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  1. #61  
    Quote Originally Posted by carter437
    I was just pointing out that I don't see the previous argument as anyway logical, people say they don't want the Constitution and Laws to enforce morality, but that is their main purpose. Yes the amendment concerning prohibition was a moral judgement but so is the one concerning slavery. Therefore I don't think you agree the fact that the Constitution espouses a moral position is bad.
    Let me give you another issue. Then I will address your question more directly.

    When I was a boy, abortion was against the law. There was general agreement that that was the way things should be. People who performed abortions were punished. Quite candidly, I did not even know the word abortion. There may have been an underground abortion industry but, if so, I did not know about it.

    During my life time the consensus fell apart. Indeed, since we settled segregation, abortion has become the single most divisive issue in our society. The Supreme Court ruled that it is a matter of conscience and that the states should not intrude between a woman and her physician, at least in the first trimester. About a third feel very strongly that the states should not intrude. Indeed, they feel that the right to an abortion is so fundamental that, in equity, the states should pay for the procedure. These people are called "Pro-choice." About a third of us believe that abortion is a heinous crime and that the states should forbid it (they are not too clear about how the states should punish it); these people are called Pro-life. The other third are in the middle. While they believe that abortion is an evil and would not engage in it themselves, they do not believe that the coercive power of the state should be used to enforce their judgment on the first third. On the other hand, they do not believe that the taxing power of the state should be used to force others to cooperate in what they believe to be evil.

    However, when I was a boy, segregation, while evil, was legal. At least where I lived, there was a consensus in favor of it. A hundred years before, and for ten thousand years before that, slavery, while evil, was not only legal but the dominant form of economic organization.

    Where we can reach a political consensus on what is moral, I do not oppose using the law to enforce that agreement. We agree that stealing another's property is amoral. I have no problem with using the law to enforce that against the minority.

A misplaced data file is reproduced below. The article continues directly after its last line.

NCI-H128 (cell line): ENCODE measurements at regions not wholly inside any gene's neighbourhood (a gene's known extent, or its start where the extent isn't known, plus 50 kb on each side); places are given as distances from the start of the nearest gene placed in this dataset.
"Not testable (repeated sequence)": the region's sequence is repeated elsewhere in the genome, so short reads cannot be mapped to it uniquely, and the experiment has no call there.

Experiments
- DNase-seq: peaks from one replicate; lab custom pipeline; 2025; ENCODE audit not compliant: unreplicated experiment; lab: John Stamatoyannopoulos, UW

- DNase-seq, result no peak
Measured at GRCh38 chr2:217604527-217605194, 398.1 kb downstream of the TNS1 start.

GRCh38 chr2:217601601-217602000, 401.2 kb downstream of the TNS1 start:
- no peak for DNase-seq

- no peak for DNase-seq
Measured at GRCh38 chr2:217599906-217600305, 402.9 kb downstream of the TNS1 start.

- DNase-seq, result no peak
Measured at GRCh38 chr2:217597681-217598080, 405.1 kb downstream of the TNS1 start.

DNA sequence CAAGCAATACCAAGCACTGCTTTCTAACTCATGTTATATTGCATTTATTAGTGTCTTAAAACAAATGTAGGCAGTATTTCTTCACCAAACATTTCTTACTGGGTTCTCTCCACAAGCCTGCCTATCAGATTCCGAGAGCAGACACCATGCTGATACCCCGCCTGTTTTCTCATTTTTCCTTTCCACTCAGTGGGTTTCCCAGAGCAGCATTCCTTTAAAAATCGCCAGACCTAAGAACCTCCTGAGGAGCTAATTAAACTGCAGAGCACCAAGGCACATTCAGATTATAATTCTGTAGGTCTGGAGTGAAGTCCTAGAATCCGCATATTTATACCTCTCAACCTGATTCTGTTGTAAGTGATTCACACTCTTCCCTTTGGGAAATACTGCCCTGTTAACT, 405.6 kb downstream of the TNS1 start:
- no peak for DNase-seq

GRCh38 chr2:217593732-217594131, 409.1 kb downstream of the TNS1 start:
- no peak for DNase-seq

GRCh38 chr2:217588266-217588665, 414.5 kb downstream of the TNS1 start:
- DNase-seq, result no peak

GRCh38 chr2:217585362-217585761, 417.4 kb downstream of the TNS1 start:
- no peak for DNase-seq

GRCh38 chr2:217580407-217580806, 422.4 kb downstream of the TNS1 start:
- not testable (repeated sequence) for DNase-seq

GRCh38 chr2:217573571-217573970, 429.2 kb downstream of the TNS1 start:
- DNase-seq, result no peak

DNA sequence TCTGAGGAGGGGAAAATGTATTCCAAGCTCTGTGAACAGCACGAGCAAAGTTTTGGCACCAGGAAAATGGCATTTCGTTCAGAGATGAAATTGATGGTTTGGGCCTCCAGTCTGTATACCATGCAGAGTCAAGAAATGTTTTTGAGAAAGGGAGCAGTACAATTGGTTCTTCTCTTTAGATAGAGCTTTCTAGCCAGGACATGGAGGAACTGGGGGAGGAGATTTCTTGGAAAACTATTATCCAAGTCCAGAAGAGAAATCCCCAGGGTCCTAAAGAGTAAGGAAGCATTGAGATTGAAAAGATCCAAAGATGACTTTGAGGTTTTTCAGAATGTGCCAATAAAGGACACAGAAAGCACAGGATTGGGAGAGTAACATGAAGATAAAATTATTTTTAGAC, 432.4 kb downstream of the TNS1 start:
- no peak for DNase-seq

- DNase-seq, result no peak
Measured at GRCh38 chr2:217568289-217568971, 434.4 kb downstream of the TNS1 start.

When we had a consensus that abortion was so evil that the state should forbid it, I not only consented to it but I did not even notice that it was an issue. Now we can no longer agree. I am not ready to use the law against the million plus women and hundreds of thousands of physicians a year who choose differently than I do. Perhaps I am made a little cautious because as a young man I was all too ready to use the power of the state to divide the races, perhaps because I am a seventy year old white male who is not likely to need or sponsor an abortion. I am confident that abortion is so evil that no rational society would tolerate it. However, I am not ready to enforce my opinion by state violence on that one-third who are just as certain that it is necessary and which I am not able to convince by persuasion.

    I think that the consensus on the recreational use of drugs is falling apart and I look forward to doing away with the laws against it as we did the laws against alchohol, miscegenation, and sex between consenting adults. Note that there is still that third that believes all these things so evil that a state that does not prohibit them is not legitimate.

    Some things we all agree are evil for all time. However, there are some things that we used to believe were evil but now think are OK, and things where the question is still undecided.

    So, the net is that where there is a clear moral consensus, even though in a different time that consensus may dissolve, I believe that the use of the state to enforce it is OK. But I no longer trust my own moral judgement sufficiently to give you the right to use the state to enforce yours on me. Where there is substantial disagreement, let alone polarization, I want to be very cautious.
  2. #62  
    Quote Originally Posted by daThomas
    One of the greatest aspects of our Country is the deperation of religion and gov't. You advocate simply letting it be chipped away at. I can assure you the Founding Father's would be aghast.
    I believe you "assure" us of way too much. How do you know what the Founding Fathers' intentions were? To the contrary, my reading of the Federalist Papers, De Toqueville, and others indicate that religion was needed for good government. Religion teaches public virtue, which imposes a check upon self interest. Without public virtue, a successful society is impossible.

    Religion also helps perform many functions now being conducted by government, such as aid to the poor, help for the needy, education, etc.

    Nowhere in the Constitution is religion demeaned, or nowhere is any "separation" required. Only the establishment of a state religion, or the state's favoring of one religion over another, is prohibbited by the Establishment Clause. Religion should not only be tolerated by the state, it should be encouraged. The Establishment Clause is only that, an Establishment Clause. It isn't the "Separation Clause" or the "Anti-Religion Clause" or the "Religion is Bad Clause"

    Like it or not, this country and Constitution is based upon principles of morality derived from the founders' religious understandings.

    "I can assure you, that the Founding Father's would be aghast" at your anti-religion posts.
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  3. #63  
    Two problems I have with this:

    One implicit in his statement is that only a religous world view can impose on any other world view. In other words, a non-religous and/or athestic world view can not impose on a religious world view.
    Two, he has a profound prohibition about voting against abortion because his religious beliefs will impose on others personal beliefs (which all stem from some sort of religous or atheistic worldview anyway), but has no problem voting for abortion which forces a world view on just as many peoples personal beliefs. His statement and actions are contradictory and intellectually shallow.